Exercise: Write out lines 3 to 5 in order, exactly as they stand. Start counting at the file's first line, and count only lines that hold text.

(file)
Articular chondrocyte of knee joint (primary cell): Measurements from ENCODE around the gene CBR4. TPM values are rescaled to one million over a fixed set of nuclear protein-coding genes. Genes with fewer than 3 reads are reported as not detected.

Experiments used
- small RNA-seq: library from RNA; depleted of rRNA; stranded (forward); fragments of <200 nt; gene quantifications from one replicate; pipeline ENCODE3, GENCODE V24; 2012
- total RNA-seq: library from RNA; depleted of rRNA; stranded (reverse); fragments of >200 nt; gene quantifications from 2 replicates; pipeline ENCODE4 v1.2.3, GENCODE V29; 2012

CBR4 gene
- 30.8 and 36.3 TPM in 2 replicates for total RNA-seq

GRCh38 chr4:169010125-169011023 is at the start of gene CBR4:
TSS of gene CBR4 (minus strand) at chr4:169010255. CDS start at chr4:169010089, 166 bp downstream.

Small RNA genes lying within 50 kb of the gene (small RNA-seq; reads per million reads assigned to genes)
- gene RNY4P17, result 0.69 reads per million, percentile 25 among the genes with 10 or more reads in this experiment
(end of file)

- small RNA-seq: library from RNA; depleted of rRNA; stranded (forward); fragments of <200 nt; gene quantifications from one replicate; pipeline ENCODE3, GENCODE V24; 2012
- total RNA-seq: library from RNA; depleted of rRNA; stranded (reverse); fragments of >200 nt; gene quantifications from 2 replicates; pipeline ENCODE4 v1.2.3, GENCODE V29; 2012

CBR4 gene